47 Parkes St, Jordan, Hong Kong
My friend had never really had congee before, so we went to Law Fu Kee in Sheung Wan to load up before we went off to our hike. The congee was thick and creamy, the rice grains just discernible. I had preserved egg with pork slices, while she stuck to beef. A side of wontons in broth set us up nicely for the morning.
140 Des Voeux Road Central, Sheung Wan
As an aside, Dragon's Back is well worth doing. A 1.5 hour or so hike from the Shek O road, you get 360 panoramic views. It's often surprising to people that Hong Kong island isn't just one giant concrete jungle. We have beaches, reservoirs and giant golf courses.
That sort of thing tends to make you work up an appetite, so we headed to Ho Lee Fook for dinner. Geddit? Their website says they are a "funky chinese kitchen inspired by old school hong kong cha chaan tengs and the spirit of late-night chinatown hangouts in 1960’s new york" - all of my favourite things! We had to go.
It's trendy. From street level it looks like your normal open kitchen with roasted meats hanging in the window, until you do an about-turn to the wall of waving cats. Downstairs it's properly dark; we felt our way to our table. Yes, that is a caveat for the terrible light in my pictures.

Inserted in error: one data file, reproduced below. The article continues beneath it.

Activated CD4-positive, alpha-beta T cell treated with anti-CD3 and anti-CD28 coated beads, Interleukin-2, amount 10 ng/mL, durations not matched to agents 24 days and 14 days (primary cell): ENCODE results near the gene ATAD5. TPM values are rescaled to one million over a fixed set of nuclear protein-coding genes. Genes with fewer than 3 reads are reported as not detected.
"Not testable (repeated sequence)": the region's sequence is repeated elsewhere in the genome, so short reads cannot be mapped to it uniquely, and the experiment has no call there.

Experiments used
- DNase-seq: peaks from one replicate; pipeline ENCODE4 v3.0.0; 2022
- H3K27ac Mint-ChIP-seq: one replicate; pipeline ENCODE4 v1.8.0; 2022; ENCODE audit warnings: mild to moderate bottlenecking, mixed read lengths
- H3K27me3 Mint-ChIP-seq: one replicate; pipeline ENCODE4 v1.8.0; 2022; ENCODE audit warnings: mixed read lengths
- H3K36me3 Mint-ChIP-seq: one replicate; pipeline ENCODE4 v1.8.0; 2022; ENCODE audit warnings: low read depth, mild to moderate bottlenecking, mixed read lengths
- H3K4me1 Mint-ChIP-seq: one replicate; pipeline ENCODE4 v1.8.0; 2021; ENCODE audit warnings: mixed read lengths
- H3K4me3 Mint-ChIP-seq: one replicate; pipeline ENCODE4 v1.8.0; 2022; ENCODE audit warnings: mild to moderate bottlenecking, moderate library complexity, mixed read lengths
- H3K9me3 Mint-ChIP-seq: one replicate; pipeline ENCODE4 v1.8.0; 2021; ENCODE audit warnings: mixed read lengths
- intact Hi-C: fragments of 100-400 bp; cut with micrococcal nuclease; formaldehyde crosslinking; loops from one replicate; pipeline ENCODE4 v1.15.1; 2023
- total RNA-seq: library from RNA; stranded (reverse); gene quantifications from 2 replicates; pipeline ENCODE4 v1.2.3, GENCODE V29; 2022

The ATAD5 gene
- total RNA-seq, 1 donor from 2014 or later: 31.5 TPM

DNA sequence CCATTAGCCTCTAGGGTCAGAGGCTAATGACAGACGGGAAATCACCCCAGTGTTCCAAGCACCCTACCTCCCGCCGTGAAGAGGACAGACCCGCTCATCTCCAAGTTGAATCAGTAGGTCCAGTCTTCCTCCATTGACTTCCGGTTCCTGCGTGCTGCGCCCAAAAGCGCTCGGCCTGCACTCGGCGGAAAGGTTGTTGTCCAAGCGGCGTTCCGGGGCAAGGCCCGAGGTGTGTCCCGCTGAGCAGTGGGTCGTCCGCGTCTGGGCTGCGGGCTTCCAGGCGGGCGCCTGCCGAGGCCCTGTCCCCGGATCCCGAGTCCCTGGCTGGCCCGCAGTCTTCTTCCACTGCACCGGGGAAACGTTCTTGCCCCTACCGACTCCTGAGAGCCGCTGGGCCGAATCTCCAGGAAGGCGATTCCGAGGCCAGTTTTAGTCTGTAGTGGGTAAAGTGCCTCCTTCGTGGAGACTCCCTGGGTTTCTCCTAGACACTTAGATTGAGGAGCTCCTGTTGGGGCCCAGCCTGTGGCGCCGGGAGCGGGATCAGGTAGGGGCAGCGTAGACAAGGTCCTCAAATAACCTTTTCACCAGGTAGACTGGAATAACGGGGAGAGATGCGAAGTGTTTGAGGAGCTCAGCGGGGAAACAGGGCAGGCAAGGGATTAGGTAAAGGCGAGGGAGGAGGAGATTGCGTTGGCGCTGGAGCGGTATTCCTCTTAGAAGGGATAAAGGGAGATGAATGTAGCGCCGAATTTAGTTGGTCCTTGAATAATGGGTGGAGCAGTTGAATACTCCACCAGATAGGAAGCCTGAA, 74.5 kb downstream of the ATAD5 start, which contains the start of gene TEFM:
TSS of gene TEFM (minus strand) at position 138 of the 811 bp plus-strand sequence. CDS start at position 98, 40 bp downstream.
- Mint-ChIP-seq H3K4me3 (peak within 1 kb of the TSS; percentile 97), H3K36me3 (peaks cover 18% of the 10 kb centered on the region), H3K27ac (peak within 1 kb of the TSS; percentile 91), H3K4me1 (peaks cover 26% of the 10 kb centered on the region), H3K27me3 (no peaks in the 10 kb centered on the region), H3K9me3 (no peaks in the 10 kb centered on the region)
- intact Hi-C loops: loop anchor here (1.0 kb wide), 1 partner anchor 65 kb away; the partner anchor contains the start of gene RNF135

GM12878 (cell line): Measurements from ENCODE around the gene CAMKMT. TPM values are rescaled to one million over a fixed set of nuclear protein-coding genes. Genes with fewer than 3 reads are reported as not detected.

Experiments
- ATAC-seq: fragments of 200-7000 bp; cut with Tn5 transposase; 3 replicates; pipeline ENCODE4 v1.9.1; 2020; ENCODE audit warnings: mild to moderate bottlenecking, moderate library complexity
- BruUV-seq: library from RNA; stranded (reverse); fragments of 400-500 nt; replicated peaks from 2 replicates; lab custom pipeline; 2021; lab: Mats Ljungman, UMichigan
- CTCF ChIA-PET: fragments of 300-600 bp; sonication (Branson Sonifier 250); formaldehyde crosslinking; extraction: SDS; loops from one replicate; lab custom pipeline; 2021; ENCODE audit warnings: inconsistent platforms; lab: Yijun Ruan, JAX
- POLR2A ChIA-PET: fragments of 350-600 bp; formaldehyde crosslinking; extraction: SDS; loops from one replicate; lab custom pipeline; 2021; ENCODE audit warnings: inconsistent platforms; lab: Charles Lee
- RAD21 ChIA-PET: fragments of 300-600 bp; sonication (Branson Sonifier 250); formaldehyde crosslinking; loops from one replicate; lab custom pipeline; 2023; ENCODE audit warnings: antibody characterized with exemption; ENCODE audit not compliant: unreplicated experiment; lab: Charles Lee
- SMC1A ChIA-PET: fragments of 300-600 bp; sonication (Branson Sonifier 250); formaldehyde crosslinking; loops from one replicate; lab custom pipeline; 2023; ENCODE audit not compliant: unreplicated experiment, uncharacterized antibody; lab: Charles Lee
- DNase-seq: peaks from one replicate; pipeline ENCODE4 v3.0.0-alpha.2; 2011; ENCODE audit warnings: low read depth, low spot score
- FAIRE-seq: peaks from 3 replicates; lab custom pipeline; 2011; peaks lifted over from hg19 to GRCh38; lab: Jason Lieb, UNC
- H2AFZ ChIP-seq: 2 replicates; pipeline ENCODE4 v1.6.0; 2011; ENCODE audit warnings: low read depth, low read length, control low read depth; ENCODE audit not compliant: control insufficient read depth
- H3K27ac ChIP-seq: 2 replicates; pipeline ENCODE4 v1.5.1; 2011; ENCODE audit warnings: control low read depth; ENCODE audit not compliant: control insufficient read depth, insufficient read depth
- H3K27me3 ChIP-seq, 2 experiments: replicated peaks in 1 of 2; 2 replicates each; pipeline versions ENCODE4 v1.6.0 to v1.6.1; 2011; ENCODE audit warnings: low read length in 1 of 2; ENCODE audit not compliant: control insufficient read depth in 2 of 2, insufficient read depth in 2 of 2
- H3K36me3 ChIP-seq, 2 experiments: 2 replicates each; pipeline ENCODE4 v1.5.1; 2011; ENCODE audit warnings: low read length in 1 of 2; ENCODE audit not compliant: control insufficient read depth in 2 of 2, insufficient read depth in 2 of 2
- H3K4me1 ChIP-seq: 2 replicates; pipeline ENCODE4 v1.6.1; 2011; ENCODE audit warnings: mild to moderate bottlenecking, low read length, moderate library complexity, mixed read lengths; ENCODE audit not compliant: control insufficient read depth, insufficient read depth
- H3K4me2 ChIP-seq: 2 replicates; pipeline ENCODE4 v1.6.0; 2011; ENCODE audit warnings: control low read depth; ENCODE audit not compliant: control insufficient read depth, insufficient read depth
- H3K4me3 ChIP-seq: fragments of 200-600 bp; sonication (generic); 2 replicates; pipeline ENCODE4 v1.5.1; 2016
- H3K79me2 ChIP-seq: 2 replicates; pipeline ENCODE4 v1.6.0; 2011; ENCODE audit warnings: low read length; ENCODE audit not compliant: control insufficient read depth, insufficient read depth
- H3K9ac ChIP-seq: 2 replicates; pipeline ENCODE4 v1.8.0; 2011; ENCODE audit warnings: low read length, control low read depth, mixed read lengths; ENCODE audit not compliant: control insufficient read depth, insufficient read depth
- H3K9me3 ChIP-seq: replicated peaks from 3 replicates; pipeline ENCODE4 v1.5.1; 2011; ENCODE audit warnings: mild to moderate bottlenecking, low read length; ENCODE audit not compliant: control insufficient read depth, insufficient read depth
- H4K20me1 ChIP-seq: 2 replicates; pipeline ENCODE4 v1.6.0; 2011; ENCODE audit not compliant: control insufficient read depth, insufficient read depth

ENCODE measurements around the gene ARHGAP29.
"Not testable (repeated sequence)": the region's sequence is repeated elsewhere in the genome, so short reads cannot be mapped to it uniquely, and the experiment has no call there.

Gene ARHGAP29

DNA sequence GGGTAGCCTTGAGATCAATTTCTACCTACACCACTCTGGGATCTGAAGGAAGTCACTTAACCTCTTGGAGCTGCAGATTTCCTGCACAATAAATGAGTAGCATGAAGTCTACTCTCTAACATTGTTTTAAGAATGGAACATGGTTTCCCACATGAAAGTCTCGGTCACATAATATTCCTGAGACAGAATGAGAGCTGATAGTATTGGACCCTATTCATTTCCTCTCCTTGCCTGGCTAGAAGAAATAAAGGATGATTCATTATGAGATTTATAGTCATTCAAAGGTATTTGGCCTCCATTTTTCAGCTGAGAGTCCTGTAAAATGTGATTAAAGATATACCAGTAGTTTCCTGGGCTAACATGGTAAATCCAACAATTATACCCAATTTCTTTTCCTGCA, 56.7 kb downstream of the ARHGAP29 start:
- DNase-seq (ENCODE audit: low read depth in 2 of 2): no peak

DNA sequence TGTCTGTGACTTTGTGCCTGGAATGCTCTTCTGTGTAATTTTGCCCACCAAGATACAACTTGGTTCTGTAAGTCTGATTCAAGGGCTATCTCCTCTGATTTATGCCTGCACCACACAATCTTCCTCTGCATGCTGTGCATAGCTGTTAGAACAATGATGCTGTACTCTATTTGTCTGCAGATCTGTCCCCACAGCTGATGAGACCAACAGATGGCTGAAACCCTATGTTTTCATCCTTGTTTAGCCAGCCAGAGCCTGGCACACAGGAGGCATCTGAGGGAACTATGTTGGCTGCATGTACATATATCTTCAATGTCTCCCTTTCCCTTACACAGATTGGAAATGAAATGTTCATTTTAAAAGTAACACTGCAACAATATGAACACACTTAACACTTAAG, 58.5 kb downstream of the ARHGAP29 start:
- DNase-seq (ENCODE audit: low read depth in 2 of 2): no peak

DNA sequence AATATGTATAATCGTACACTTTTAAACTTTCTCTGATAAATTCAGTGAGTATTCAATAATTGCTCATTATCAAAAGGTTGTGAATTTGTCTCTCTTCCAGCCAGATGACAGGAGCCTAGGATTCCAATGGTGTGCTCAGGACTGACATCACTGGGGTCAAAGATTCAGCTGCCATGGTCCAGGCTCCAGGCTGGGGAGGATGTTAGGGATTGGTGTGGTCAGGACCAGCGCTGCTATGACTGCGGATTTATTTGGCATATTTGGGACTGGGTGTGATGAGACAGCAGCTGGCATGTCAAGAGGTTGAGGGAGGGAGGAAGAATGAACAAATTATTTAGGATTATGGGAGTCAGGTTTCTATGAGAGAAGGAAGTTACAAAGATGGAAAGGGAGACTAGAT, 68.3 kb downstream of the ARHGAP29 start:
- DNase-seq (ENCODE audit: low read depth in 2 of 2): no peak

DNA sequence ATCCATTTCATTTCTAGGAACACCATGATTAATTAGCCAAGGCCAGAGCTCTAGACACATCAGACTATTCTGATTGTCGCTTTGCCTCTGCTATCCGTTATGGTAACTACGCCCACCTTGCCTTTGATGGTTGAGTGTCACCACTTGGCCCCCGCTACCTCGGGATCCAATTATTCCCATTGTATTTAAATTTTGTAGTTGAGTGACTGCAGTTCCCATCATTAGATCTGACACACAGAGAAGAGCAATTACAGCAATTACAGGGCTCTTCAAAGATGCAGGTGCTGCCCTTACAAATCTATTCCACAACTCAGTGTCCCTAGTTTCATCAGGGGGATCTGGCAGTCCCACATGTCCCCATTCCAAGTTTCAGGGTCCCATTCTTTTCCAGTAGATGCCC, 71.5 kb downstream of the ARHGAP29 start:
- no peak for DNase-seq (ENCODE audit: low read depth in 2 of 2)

The menu is massive. I wanted to eat everything on it but that was not to be, for we were merely two. Instead, we opted for some dumplings which were pork, "mostly cabbage" and great for it. Doused in sacha soy dressing, they were incredibly moreish. Accompanying these, we slurped down cocktails made with Pocari Sweat (only the best damn drink in the world) in plastic cartons.
We knew the roasted meat was not to be missed. Unfortunately the "Roast Wagyu short ribs, jalapeño purée, green shallot kimchi, soy glaze" clocking in at around £45 was out of our league (and probably our stomach capacity) so we opted for Kurobuta char siu (barbecued pork). We were asked if we preferred lean or fatty and I'm sure you can guess what we went for. Sweet Jesus but it was glorious. Juicy, sweet, smoky. We despaired that we hadn't ordered any plain rice for mopping up those juices with. The best £16 we ever spent.
When our rice did come we were also presented with plastic gloves. Apparently you're to mix this rice with your hands, to really get the seaweed, sesame and pork floss in there. It was good fun, and seriously messy. It really makes you aware of how often I might touch my face when I emerged, blinking in the lights, covered in flecks of seaweed.
Continuing the theme of eating with our hands, the sang choi bao (fresh vegetable wraps) were pork, with cucumber kimchi and pickled ginger. I loved this; refreshing, interesting and unexpected flavours from a Cantonese classic.